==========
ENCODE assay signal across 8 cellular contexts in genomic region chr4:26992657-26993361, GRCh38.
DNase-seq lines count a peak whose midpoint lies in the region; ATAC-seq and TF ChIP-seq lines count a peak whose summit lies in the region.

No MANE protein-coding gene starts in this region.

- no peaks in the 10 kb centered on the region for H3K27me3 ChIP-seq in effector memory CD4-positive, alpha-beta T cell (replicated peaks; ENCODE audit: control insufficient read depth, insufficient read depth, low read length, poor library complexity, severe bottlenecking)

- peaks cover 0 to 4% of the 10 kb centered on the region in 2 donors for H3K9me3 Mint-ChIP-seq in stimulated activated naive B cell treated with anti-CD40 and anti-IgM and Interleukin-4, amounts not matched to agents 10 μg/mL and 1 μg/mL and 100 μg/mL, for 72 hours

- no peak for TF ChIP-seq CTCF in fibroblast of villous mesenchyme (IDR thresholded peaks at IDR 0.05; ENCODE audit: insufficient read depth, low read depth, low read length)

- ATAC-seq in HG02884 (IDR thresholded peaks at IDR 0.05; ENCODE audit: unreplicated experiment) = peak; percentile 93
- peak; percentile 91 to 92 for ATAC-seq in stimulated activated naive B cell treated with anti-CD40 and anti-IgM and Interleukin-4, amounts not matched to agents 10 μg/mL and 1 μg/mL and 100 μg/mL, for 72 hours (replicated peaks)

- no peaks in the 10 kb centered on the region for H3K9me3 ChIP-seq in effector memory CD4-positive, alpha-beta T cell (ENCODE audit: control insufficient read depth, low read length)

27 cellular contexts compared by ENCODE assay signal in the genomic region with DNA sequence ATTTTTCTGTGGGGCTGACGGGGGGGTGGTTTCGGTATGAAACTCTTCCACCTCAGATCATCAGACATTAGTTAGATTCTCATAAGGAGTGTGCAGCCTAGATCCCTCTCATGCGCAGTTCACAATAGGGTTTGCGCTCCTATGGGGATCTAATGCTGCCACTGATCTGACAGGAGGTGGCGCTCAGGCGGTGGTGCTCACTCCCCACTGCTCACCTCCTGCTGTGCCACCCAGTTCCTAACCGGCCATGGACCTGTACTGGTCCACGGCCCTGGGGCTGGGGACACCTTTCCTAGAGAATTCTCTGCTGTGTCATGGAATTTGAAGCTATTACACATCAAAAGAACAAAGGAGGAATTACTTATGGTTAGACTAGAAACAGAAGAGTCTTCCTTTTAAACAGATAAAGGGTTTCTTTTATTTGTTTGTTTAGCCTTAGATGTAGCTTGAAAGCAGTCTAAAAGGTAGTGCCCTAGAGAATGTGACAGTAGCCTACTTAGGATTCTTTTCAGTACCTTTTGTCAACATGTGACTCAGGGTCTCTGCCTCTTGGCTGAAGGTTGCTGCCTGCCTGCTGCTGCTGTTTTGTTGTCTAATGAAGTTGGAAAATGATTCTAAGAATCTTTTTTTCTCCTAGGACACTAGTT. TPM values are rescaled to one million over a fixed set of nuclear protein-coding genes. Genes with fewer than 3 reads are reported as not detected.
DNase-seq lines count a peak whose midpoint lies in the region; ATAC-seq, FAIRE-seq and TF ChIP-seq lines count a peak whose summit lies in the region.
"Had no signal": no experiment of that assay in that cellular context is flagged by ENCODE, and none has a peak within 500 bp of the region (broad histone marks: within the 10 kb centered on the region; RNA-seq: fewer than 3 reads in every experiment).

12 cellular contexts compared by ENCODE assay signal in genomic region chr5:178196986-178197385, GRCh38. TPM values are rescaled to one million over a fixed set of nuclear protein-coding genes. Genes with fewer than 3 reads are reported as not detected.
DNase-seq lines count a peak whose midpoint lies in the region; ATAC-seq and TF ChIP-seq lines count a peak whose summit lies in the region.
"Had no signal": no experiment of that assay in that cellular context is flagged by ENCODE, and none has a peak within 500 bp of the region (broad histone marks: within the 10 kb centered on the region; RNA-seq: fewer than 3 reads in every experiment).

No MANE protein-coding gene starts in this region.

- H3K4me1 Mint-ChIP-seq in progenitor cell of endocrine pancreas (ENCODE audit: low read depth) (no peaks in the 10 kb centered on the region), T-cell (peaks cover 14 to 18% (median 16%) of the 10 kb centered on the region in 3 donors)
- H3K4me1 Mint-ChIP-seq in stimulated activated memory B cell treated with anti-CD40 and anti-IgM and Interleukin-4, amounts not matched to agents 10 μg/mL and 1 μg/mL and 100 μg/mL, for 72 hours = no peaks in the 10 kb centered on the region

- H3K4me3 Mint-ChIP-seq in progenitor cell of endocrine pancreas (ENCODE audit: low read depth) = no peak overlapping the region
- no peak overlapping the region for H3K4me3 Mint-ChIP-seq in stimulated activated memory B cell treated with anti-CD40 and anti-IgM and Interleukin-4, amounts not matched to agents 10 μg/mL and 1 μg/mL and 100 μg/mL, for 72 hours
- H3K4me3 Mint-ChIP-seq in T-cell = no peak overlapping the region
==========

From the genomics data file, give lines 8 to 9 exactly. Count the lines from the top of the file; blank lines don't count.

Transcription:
- peak; percentile 91 to 92 for ATAC-seq in stimulated activated naive B cell treated with anti-CD40 and anti-IgM and Interleukin-4, amounts not matched to agents 10 μg/mL and 1 μg/mL and 100 μg/mL, for 72 hours (replicated peaks)

- no peaks in the 10 kb centered on the region for H3K9me3 ChIP-seq in effector memory CD4-positive, alpha-beta T cell (ENCODE audit: control insufficient read depth, low read length)